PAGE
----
This historic residence was once the home of Bergmann Richards, noted historian of Minnetonka Beach and the State Historical Society. Originally designed for a family of five, Richards home was among the first lake homes to build a front porch that ran completely across the front façade, providing a fantastic view of Lake Minnetonka. Further down Arcola Lane, three Victorian homes remain, proudly showing their 19th century carvings on the facade or on the roof lines. The largest one with a great round porch facing Lafafette bay is famous for an historic event, the unforgettable day when John Philip Sousa came to entertain with his popular band.
Across highway 15 and the Arcola Bridge lies the largest part of Minnetonka Beach including Lafayette Road and Huntington Point Road. As a neighborhood, the Beach is recognized as one of the finest lakeside home settings on Lake Minnetonka. There are more than 230 homes, each one of superlative vintage and design.
Around the bend those homeowners facing Lafayette Bay can hop in a boat and buzz through the narrows headed for the Upper Lake where they can enjoy cruising the landmark islands and bays near Al & Alma’s, or Lord Fletcher's.
The distinctive homes of Minnetonka Beach feature Colonial Revival, shingle style or a mixture of several styles. Eg., a 19th century home becomes a mid-century-modern. Only the new contemporary features lots of glass and straight angles, with few curves.
Even James J. Hill would have approved of Minnetonka Beach’s lakeside neighborhood and the fireproof modern Lafayette Club. Many Beach homes have open porches or terraces completely furnished with patio setting and tables. It could well be the setting for a James J. Hilll movie. Why not? That’s the talk of dreamers who say “even Bergmann would have liked that idea.”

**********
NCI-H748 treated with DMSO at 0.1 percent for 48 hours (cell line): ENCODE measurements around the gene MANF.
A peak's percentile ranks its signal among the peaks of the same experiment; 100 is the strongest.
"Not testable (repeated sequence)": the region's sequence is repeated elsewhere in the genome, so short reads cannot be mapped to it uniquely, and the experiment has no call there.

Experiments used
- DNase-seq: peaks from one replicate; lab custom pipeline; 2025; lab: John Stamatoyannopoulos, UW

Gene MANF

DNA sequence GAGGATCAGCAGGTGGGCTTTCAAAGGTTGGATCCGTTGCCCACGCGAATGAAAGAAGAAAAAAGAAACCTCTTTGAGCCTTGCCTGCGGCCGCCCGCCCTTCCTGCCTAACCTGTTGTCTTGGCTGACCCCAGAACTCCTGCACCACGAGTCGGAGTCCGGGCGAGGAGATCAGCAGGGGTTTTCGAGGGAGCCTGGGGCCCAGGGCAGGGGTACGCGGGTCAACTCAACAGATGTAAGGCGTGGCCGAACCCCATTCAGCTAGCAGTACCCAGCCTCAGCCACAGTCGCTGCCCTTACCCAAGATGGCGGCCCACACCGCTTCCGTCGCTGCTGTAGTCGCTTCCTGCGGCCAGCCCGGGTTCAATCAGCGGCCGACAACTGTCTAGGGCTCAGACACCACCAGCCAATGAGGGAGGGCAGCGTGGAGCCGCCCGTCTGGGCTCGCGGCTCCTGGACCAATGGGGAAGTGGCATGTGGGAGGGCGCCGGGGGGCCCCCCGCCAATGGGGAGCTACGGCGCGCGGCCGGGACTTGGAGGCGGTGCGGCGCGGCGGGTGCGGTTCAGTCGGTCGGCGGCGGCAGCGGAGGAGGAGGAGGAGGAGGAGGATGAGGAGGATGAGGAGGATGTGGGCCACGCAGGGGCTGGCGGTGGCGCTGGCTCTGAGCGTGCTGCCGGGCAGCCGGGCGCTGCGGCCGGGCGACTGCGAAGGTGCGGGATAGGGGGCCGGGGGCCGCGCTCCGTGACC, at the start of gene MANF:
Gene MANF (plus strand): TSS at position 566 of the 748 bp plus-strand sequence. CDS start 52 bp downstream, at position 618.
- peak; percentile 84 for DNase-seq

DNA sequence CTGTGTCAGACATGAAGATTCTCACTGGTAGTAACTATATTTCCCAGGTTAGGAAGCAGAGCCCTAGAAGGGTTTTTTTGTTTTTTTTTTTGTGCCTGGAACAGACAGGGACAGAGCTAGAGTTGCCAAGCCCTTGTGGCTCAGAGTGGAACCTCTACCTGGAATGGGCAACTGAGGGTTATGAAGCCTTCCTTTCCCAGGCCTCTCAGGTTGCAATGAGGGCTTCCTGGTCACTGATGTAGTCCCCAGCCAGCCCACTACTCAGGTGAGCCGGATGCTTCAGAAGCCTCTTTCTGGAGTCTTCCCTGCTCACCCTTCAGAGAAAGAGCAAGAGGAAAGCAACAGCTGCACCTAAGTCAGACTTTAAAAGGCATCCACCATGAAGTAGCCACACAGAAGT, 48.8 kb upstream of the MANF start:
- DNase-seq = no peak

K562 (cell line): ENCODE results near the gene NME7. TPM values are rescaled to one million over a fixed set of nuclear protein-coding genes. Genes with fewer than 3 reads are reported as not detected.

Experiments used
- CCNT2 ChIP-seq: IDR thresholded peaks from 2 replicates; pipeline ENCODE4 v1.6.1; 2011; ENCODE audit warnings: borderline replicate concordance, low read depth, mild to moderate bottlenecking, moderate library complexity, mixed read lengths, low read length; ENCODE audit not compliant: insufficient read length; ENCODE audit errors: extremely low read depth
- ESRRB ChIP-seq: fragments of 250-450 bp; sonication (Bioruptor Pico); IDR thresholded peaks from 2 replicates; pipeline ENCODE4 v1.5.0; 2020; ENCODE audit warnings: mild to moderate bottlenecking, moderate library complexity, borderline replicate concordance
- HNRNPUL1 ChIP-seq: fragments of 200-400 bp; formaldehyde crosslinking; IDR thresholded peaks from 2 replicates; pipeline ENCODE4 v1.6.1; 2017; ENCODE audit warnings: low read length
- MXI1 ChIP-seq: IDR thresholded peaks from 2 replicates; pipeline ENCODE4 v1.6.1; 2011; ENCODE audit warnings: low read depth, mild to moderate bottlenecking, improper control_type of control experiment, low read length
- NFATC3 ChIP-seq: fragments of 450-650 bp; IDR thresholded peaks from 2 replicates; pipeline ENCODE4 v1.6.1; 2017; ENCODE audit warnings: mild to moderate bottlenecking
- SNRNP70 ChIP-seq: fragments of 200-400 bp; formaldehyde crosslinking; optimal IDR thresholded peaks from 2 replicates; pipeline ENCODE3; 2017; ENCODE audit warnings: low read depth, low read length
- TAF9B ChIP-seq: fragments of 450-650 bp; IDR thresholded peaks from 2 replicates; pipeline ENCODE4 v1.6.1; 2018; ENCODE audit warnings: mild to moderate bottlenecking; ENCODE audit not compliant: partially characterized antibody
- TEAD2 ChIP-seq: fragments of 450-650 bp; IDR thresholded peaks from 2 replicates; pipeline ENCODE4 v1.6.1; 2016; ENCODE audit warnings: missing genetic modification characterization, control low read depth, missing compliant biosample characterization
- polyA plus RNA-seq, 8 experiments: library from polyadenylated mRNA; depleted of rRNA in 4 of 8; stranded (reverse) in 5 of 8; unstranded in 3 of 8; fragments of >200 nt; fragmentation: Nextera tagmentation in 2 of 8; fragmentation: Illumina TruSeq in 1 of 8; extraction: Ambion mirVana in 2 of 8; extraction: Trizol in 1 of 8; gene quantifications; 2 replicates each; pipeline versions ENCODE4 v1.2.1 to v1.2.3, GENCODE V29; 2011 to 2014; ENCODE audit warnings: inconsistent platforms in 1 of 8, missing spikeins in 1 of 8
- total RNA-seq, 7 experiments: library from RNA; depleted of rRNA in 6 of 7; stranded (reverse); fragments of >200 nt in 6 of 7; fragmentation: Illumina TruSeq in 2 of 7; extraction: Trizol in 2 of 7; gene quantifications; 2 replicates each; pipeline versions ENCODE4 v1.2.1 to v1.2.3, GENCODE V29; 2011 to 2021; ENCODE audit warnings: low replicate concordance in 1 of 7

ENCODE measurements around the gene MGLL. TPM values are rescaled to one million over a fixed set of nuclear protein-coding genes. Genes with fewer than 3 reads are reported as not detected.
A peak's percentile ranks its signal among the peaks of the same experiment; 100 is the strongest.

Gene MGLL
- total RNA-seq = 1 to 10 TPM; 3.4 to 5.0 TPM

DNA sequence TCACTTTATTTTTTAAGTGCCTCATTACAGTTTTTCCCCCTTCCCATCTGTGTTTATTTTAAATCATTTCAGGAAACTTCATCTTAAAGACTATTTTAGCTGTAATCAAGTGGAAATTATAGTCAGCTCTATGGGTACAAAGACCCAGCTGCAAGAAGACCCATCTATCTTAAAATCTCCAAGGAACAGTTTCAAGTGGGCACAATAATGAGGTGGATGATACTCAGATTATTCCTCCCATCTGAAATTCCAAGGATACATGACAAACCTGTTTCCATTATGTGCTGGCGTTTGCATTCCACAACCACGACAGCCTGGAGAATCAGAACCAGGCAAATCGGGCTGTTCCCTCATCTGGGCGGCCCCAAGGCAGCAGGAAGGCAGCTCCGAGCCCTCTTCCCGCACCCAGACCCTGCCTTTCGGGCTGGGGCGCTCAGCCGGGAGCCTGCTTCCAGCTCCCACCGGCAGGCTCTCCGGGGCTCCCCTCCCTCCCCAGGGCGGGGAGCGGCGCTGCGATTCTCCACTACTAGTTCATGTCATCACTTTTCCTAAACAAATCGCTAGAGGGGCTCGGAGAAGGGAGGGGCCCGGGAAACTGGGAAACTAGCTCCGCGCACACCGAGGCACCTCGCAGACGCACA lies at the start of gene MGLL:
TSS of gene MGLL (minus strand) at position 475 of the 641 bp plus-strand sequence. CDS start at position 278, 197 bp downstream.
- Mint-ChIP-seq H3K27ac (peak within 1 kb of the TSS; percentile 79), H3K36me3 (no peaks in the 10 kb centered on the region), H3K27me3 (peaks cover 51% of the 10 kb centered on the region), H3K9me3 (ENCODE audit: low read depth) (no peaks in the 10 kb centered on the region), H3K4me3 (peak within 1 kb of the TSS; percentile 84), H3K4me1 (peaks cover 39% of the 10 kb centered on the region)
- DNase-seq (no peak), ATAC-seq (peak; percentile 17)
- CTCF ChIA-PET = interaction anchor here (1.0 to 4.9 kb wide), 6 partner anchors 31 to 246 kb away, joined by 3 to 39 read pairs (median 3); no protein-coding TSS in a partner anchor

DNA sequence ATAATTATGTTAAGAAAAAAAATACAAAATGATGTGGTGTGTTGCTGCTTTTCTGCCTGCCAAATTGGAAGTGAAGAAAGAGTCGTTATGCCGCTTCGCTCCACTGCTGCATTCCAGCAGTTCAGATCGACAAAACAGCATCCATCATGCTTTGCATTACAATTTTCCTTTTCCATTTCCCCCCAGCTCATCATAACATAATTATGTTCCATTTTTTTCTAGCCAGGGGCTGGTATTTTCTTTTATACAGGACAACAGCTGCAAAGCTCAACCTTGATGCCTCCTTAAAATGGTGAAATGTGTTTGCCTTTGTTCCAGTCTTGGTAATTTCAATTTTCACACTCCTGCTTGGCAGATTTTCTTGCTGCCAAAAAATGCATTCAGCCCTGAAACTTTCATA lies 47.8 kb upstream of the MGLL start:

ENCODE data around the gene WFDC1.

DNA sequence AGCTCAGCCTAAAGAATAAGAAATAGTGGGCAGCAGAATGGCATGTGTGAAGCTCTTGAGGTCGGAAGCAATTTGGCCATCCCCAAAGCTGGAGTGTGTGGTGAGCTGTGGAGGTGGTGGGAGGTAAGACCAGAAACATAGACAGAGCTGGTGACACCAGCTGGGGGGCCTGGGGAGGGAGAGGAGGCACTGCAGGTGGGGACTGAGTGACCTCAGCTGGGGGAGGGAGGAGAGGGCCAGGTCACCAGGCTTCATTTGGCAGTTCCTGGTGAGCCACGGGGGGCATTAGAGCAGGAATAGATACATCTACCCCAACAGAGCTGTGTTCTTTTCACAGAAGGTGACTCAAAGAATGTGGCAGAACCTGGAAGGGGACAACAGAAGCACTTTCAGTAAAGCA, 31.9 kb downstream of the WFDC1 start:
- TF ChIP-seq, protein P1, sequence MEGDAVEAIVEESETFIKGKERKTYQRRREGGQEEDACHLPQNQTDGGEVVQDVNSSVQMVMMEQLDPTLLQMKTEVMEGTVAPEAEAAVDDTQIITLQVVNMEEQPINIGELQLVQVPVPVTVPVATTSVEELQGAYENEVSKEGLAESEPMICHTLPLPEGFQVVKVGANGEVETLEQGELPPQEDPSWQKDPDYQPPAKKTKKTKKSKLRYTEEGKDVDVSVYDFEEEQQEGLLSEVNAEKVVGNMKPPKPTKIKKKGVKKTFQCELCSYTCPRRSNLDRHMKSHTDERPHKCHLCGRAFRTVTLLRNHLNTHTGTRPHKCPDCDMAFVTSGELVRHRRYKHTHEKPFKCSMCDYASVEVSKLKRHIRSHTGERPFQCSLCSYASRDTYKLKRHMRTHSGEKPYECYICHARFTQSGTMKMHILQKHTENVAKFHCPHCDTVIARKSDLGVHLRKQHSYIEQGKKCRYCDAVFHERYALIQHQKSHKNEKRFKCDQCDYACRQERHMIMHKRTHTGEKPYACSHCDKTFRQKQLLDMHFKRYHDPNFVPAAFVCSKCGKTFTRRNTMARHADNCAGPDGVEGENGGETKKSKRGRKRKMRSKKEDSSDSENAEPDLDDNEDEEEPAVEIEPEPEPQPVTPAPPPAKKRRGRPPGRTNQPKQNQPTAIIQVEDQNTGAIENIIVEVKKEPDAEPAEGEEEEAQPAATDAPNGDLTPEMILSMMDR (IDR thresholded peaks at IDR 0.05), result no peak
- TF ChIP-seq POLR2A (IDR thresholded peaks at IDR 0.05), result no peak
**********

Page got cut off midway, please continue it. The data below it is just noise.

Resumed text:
NOTE: Bergmann Richards, a prominent attorney and distinguished historian of the 50’s, was following an old tradition as a learned amateur antiquarian who maintains close scrutiny of a specific locality. In Bergmamn’s case, it was his village of Minnetonka Beach. The results of his studies were published in 1957 in a small book, “The Early Background of Minnetonka Beach.”
Legendary Homes of Lake Minnetonka was published October 15, 2009 by the Minnesota Historical Society Press and was written by Bette Hammel with photography by Karen Melvin.
The book details 30 of the most spectacular estates on Lake Minnetonka. It retails for $49.95 and is available at your favorite book seller.